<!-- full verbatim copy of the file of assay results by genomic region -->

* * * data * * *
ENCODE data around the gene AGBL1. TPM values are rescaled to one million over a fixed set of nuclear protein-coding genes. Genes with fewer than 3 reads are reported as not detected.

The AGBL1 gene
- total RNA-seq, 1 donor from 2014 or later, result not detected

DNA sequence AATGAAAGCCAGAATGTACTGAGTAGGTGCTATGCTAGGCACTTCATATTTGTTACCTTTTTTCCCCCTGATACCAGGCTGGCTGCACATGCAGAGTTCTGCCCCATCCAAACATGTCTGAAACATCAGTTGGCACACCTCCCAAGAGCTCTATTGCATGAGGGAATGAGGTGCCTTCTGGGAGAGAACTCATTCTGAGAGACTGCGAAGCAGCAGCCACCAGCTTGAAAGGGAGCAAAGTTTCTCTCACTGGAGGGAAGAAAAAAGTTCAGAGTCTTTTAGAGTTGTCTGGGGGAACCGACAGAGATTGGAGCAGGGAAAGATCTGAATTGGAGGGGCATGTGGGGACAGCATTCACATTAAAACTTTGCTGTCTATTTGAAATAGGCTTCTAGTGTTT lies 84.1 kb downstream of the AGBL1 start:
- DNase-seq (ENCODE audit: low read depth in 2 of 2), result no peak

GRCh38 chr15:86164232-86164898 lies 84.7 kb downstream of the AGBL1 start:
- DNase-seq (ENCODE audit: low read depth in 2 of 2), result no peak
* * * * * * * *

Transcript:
ENCODE data around the gene AGBL1. TPM values are rescaled to one million over a fixed set of nuclear protein-coding genes. Genes with fewer than 3 reads are reported as not detected.

The AGBL1 gene
- total RNA-seq, 1 donor from 2014 or later, result not detected

DNA sequence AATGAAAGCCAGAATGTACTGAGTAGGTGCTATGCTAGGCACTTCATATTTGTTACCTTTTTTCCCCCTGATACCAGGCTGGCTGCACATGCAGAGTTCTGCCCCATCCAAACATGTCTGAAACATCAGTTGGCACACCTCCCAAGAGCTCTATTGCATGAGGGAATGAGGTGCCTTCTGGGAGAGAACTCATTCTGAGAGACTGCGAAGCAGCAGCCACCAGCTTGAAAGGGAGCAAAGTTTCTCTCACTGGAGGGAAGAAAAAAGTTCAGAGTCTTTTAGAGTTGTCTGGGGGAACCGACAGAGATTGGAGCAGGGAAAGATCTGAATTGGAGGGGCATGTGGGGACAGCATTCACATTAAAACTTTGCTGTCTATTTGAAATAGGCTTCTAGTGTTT lies 84.1 kb downstream of the AGBL1 start:
- DNase-seq (ENCODE audit: low read depth in 2 of 2), result no peak

GRCh38 chr15:86164232-86164898 lies 84.7 kb downstream of the AGBL1 start:
- DNase-seq (ENCODE audit: low read depth in 2 of 2), result no peak